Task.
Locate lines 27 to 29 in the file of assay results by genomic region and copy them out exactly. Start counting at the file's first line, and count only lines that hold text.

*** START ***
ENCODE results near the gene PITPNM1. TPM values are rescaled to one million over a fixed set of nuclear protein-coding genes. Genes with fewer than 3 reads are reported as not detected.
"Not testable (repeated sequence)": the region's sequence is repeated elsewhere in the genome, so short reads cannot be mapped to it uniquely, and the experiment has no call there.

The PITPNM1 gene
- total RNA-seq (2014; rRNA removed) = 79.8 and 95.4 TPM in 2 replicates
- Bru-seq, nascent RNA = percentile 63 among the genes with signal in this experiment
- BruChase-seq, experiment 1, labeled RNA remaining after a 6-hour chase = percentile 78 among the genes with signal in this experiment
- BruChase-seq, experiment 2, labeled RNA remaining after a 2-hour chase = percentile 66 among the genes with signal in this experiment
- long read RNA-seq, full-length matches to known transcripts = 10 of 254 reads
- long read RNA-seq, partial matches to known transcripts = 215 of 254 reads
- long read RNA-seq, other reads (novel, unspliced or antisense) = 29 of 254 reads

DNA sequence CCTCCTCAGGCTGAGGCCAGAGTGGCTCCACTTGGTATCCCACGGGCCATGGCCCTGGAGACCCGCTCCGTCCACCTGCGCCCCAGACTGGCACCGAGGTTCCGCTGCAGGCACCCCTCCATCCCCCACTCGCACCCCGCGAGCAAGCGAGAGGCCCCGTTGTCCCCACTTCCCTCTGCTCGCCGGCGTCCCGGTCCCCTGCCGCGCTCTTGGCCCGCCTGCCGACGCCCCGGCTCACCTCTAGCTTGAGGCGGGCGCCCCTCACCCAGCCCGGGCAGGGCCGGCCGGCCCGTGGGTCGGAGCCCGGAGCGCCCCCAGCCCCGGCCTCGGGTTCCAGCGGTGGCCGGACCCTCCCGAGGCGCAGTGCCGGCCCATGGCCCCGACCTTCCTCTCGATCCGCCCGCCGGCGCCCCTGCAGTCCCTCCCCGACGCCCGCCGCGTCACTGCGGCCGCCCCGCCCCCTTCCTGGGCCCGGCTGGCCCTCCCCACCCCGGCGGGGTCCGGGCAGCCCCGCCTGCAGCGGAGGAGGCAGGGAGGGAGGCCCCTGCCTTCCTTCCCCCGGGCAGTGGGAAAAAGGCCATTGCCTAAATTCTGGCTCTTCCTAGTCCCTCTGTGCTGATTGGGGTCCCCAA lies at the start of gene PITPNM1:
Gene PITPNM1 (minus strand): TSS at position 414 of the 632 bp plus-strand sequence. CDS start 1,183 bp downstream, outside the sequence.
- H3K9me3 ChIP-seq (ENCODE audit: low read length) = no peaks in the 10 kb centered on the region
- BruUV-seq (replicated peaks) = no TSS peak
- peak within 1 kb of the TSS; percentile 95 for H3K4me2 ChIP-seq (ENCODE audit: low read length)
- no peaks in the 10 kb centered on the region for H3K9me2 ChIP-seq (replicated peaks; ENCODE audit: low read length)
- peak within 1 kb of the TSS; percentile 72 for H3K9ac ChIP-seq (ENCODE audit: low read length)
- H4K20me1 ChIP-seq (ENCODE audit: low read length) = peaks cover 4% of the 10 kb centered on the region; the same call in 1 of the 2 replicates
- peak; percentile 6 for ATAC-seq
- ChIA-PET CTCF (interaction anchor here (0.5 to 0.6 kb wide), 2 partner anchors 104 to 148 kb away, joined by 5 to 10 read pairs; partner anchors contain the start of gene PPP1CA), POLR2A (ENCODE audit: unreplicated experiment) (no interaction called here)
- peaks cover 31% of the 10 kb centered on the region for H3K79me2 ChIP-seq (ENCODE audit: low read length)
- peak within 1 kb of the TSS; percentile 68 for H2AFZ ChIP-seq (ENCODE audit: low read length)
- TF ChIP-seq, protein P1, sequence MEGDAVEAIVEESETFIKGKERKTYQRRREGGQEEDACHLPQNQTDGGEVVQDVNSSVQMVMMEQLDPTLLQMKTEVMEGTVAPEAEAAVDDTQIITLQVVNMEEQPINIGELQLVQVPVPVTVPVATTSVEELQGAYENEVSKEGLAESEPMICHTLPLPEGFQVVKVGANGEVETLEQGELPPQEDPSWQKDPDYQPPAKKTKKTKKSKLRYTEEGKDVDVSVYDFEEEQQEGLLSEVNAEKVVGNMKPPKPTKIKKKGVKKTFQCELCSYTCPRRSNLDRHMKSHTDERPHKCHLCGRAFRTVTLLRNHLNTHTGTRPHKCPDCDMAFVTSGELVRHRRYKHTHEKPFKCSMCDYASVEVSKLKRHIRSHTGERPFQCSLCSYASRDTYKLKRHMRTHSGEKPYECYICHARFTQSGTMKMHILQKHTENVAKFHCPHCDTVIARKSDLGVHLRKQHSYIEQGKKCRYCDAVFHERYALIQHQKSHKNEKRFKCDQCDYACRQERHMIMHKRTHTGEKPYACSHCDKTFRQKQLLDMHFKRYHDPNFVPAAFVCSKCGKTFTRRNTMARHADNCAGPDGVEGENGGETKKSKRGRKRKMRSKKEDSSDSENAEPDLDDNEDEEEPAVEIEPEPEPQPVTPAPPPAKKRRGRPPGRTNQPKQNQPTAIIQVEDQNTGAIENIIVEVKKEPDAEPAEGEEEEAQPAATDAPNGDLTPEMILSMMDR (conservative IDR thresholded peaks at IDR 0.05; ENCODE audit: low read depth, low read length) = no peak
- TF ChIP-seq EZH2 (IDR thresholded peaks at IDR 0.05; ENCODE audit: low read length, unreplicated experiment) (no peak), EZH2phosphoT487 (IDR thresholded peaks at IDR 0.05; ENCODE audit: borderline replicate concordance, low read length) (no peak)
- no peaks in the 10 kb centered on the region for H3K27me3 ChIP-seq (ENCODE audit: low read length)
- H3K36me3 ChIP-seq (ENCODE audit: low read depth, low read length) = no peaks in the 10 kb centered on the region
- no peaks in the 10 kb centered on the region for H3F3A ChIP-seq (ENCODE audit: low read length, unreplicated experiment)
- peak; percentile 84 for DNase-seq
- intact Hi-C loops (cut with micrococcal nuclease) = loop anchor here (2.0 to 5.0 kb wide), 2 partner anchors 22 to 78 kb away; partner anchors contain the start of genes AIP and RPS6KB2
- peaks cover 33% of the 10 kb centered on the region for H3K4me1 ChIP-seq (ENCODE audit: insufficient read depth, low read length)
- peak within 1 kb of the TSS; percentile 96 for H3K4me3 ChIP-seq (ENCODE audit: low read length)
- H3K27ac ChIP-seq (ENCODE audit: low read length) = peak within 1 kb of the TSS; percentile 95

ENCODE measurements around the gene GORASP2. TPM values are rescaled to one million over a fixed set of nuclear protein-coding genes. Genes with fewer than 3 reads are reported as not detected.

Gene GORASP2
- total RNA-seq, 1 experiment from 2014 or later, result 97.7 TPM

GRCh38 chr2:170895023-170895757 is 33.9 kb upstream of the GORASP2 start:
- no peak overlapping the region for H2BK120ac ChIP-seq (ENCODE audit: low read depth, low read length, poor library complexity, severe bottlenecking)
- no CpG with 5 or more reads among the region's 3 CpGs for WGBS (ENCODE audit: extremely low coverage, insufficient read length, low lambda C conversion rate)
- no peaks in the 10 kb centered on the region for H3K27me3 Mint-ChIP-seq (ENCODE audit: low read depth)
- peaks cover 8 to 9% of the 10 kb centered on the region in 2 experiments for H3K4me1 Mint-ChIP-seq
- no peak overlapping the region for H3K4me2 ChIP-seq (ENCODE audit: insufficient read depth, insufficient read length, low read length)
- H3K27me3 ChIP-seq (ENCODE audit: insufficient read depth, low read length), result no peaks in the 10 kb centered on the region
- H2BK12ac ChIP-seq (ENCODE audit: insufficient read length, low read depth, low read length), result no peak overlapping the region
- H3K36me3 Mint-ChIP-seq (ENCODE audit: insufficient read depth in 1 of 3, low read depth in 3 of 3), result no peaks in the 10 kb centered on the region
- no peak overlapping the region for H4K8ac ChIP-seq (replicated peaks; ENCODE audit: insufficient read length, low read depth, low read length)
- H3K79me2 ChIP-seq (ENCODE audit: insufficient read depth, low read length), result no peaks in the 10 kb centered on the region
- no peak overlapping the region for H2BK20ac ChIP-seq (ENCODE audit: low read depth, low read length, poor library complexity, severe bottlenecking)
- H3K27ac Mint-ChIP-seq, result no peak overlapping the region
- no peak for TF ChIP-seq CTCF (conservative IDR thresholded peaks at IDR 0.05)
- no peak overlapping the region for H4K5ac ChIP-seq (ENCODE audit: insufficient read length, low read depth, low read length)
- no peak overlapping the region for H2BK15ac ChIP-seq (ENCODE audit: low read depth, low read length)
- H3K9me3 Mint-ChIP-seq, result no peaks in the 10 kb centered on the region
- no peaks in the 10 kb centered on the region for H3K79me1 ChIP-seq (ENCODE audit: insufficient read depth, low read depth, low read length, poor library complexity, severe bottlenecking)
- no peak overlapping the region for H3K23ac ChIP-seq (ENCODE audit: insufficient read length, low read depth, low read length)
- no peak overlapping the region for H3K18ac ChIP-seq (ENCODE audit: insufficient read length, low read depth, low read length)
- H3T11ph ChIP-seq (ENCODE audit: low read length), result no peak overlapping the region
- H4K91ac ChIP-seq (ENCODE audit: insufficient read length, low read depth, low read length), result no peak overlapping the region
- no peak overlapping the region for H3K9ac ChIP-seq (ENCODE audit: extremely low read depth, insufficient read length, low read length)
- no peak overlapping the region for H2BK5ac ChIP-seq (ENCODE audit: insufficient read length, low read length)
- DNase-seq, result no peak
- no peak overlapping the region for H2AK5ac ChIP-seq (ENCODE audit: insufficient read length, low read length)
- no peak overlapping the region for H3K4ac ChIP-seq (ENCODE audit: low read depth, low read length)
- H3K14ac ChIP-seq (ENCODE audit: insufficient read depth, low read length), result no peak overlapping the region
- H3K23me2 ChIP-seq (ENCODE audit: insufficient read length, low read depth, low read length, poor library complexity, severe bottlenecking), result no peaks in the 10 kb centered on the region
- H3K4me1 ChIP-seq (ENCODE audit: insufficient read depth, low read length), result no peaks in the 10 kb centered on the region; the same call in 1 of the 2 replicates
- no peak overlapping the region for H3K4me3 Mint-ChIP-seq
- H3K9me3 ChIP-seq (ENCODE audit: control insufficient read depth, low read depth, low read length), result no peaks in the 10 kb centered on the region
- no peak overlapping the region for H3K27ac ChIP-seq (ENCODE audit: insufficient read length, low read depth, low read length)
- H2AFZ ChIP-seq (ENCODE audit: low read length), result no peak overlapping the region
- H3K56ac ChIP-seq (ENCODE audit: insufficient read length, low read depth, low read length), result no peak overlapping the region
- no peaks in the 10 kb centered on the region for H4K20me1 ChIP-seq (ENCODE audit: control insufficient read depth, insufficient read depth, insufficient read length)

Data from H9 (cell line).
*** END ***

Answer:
- no peaks in the 10 kb centered on the region for H3F3A ChIP-seq (ENCODE audit: low read length, unreplicated experiment)
- peak; percentile 84 for DNase-seq
- intact Hi-C loops (cut with micrococcal nuclease) = loop anchor here (2.0 to 5.0 kb wide), 2 partner anchors 22 to 78 kb away; partner anchors contain the start of genes AIP and RPS6KB2